The lock at Sperillen
Aerial photo from 1963 of the dam with lock
The dam with the boatlift in 1995
Picture: Jahn Børe Jahnsen
Blueprint of the old lock
Blueprint of the new boatlift
There were great plans for a canal here around 1850. It was even decided in Parliament about a canal from Randselva up to Ådal, but the interest in railways was bigger. The canal would have one dam and 7 locks at Hønefoss, two dams and 9 locks at Hofsfoss, threee dams and 2 locks at Svinefoss and four dams and 8 locks at Hensfoss. All this for 4 million kroner.
This was the same cost as a railway on the same distance, but around 1850 railways was something modern, and won the battle at a large meeting for communications at Hønefoss September 12. 1859. At this meeting there were representatives from all necessary municipalities. The decision was to build a railway. But the Ådal municipality wanted the Began river to be made navigable up to lake Sperillen.
The final decision was made June 13.1863 for the so called Drammen - Randsfjord railway, with a branch line to Hen. The Begna river should be made navigable for smaller steamboats from Hen to Sperillen.
Engineer Riis, follwed by engineer Lassen, was in charge of the canal construction 1864 - 1868.
The estimate was that the canal should cost 40.000 kroner, but in the end the price was 70.000 kroner, mainly because of the timber floating considerations.
The circumstances turned out less favourable for the boat traffic than expected. The water level was too dependent on spring floods, rain and the needs for water for the factories downstream. Sometimes the factories had to close down temporarily for the steamboat to pass, and sometimes there was too much water for the boats to go upstream.
A dam was built at Killingstrømmen 1888, but did not last many years.
Another dam was built 1903 - 1906. A lock was built for the steamboat to pass the dam.
The lock was 35,5 meters long, 6,3 meters wide and the boats were lifted 2,1 meter.
In 1963 a new dam was built and the lock was removed. A system of rails and wagons was built to make it possible for boats to pass the dam. This transport system existed until 2005.
It was the Begna River Regulations Association that built this modern dam for 2,9 million kroner.
Even if things indicated that the timber floating would not last long, the association was forced to make it possible for floating timber to pass the dam and for the tugboat Bjønn to be lifted over the dam when the lock was removed. But that never happened.
It was estimated that the tug boat weighed 15 tons and the system of rails and wagons was constructed accordingly. But when trying to get Bjønn over, one feared that the whole system would break down. Bjønn was put back in the water, and it turned out from the boat building factory that Bjønn weighed 24,5 tons.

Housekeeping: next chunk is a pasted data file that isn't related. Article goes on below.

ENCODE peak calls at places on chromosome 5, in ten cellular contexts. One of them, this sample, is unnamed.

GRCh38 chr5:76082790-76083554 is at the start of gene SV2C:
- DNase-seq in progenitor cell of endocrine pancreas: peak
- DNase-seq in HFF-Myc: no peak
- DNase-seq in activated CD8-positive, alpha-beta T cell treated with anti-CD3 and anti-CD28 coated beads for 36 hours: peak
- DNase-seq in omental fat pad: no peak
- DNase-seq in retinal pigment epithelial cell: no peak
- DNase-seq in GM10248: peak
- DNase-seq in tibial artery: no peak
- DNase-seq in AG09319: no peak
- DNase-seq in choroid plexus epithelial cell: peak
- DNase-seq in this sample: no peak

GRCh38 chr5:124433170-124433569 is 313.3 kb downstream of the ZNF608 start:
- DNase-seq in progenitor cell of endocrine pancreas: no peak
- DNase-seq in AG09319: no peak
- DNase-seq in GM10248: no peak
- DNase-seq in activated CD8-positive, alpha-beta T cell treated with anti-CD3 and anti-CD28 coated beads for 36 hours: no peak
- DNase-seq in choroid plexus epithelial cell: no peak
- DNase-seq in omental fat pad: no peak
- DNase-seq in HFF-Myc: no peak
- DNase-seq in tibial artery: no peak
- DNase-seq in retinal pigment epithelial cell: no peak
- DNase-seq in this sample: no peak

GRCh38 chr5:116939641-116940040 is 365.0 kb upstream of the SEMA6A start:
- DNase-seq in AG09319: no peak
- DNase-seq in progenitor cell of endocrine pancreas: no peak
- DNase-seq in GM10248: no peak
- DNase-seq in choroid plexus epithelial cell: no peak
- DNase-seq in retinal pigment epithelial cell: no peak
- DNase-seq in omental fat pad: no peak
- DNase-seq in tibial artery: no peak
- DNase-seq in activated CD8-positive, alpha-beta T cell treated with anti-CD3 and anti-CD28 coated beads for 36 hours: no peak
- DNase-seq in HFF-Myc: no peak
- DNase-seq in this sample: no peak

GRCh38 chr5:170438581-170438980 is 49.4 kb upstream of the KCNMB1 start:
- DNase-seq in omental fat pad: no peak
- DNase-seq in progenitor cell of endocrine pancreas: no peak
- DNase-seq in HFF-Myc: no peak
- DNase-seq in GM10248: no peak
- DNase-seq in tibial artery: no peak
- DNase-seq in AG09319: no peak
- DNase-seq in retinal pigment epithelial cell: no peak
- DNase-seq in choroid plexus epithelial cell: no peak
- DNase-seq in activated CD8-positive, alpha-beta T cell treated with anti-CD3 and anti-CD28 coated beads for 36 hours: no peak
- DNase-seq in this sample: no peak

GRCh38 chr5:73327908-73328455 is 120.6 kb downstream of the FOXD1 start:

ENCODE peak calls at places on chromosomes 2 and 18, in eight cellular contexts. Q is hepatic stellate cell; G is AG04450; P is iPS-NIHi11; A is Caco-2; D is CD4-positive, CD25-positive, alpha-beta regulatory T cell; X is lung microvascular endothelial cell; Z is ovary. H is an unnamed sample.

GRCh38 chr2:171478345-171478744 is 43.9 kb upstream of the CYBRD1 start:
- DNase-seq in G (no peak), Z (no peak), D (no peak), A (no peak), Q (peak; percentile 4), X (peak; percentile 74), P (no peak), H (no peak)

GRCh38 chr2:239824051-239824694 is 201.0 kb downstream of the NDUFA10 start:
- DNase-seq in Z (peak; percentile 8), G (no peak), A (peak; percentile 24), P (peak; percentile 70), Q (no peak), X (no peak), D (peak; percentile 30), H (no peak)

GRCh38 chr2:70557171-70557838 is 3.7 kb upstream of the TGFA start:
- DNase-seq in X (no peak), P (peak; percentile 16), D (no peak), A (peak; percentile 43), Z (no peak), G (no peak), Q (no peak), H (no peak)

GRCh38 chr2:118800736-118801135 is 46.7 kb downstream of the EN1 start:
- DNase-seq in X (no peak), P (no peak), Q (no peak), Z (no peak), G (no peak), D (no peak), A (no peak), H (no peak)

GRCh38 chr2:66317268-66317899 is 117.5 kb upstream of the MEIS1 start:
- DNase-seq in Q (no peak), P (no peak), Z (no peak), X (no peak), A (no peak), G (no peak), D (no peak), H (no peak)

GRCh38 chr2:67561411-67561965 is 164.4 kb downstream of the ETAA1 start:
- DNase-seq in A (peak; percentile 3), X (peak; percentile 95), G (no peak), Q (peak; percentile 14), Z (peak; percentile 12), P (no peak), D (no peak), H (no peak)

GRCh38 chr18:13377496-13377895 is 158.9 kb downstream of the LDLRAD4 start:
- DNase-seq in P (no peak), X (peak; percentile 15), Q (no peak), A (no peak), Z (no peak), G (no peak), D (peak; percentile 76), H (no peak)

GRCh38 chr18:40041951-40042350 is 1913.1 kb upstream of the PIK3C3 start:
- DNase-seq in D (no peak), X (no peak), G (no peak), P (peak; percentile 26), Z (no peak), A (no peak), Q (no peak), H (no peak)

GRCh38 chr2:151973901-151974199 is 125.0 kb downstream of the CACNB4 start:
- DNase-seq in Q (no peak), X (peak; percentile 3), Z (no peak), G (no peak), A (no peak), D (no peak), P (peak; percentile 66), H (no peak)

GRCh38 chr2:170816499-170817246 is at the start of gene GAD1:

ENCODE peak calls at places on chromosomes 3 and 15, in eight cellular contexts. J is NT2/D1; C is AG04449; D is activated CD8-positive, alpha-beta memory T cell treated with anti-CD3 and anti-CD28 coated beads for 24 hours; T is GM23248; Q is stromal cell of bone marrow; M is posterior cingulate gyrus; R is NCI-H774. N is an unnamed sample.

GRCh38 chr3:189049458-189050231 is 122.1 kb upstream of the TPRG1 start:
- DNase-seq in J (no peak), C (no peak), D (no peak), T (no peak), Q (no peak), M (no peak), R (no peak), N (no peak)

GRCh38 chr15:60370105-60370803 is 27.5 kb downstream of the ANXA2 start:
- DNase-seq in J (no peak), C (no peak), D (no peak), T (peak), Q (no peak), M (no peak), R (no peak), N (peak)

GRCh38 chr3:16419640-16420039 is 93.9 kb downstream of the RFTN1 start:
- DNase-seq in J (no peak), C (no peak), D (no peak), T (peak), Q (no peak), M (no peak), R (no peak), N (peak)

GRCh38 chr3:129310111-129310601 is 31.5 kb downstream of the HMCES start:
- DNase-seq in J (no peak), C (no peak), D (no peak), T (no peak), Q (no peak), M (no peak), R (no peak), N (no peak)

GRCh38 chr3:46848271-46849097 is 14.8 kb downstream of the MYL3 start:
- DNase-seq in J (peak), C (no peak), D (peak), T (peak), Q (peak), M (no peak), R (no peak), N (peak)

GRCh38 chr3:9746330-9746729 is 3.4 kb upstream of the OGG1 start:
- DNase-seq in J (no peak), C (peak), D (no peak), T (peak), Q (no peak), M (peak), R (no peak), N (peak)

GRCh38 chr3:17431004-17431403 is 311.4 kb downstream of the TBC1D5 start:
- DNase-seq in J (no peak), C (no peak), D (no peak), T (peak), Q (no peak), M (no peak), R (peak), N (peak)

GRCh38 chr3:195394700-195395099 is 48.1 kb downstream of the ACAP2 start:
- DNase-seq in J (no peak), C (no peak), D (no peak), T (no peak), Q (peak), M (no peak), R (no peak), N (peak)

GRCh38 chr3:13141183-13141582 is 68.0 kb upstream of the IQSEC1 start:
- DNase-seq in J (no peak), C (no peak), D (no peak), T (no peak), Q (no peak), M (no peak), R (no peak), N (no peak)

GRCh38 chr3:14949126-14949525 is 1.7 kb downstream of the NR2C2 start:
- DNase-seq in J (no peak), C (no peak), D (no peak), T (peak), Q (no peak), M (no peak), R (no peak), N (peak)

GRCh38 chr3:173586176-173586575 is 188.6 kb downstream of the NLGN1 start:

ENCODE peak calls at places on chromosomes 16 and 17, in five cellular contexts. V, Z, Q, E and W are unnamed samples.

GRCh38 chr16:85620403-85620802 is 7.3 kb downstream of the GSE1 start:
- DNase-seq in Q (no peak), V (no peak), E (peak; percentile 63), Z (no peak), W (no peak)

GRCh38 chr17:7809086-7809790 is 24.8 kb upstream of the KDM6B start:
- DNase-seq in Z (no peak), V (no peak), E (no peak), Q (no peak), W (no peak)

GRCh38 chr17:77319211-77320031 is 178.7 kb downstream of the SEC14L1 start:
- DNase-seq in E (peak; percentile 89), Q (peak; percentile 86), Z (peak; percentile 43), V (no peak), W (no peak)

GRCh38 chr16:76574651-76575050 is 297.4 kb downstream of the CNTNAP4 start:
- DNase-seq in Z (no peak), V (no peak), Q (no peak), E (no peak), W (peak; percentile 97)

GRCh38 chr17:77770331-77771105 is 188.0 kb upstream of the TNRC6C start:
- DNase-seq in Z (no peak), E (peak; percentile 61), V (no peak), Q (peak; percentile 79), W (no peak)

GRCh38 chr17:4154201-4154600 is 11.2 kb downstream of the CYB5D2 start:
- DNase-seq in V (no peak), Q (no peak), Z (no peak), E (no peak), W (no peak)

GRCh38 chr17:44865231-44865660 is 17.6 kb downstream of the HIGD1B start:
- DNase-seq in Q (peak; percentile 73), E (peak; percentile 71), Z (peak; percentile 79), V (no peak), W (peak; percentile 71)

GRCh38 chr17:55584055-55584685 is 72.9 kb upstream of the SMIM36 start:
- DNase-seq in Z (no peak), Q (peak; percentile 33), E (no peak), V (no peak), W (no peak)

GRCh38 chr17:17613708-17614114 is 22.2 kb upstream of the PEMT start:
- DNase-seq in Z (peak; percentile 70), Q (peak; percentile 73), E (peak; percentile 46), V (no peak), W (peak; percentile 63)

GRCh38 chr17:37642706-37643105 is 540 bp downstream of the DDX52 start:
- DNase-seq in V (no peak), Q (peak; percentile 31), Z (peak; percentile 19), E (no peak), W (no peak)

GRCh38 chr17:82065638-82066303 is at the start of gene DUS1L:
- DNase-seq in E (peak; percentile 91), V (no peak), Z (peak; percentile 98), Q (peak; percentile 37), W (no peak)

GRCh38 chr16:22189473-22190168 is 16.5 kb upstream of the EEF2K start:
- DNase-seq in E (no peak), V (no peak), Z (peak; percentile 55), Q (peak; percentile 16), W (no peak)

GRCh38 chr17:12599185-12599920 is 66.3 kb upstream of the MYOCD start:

Bjønn stayed in lake Sperillen for a few years, and was then sold to the Halden district.
The boat transport system removed
Norways only boat transport system of this kind with rails and wagons is now removed, probably in 2005 or 2006. During the later years the system has been used very little or not at all. But it is sad that such a transport system of historical value is now gone.
The wagons are gone, the winch house is gone and the ditches for the wires are filled with concret.
Only the rails up from the water on both sides of the dam are still visible.
The dam without wich house
The dam without wich house
The wagons on land
The wagons on land
© pictures by Jahn Børe Jahnsen, 2006
Ångfartyget Bægna i Killingstrømmens sluss omkring 1907.
The steam boat Bægna went between Hen and Sørum 1863-1929. Bægna had great difficulties when the water level was low, and the lock that was built at the southern end of lake Sperillen 1906 made the traffic easier.
In 1896 another steam boat Spirillen went into traffic. This steam boat was bigger and went a little deeper, so Spirillen could not follow schedule for as many days as Bægna. In 1908 Spirillen was taken apart and transported on the railway from Hen to Krøderen, where it was put into traffic on lake Krøderen up to Gulsvik in connection with the building of the Bergen railway. In 1909 Spirillen went out of use, it sank but was taken up again and broken up.
Bægna continued between Hen and Sørum until 1929, when it was replaced by a small motor boat Begna until 1932. 60 years of uninterrupted inland boat traffic had come to an end.
Sources: Jahn Børe Jahnsen, Fagernes, Norge, 2003. Pål Ulsteen, 2005. Foreningen til Bægnavassdragets regulering jubileumsbok vid 75-årsjubileet. Several internet-sites.
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This page was modified at 12-08-06